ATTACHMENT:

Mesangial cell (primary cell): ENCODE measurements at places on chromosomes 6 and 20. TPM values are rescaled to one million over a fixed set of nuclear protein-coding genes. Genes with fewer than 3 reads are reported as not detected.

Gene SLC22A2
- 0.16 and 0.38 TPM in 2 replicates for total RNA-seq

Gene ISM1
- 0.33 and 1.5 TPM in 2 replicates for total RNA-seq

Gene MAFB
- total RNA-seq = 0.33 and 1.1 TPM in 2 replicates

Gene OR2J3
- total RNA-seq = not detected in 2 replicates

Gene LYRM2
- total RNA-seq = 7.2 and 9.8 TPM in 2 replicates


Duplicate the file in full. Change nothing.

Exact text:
Mesangial cell (primary cell): ENCODE measurements at places on chromosomes 6 and 20. TPM values are rescaled to one million over a fixed set of nuclear protein-coding genes. Genes with fewer than 3 reads are reported as not detected.

Gene SLC22A2
- 0.16 and 0.38 TPM in 2 replicates for total RNA-seq

Gene ISM1
- 0.33 and 1.5 TPM in 2 replicates for total RNA-seq

Gene MAFB
- total RNA-seq = 0.33 and 1.1 TPM in 2 replicates

Gene OR2J3
- total RNA-seq = not detected in 2 replicates

Gene LYRM2
- total RNA-seq = 7.2 and 9.8 TPM in 2 replicates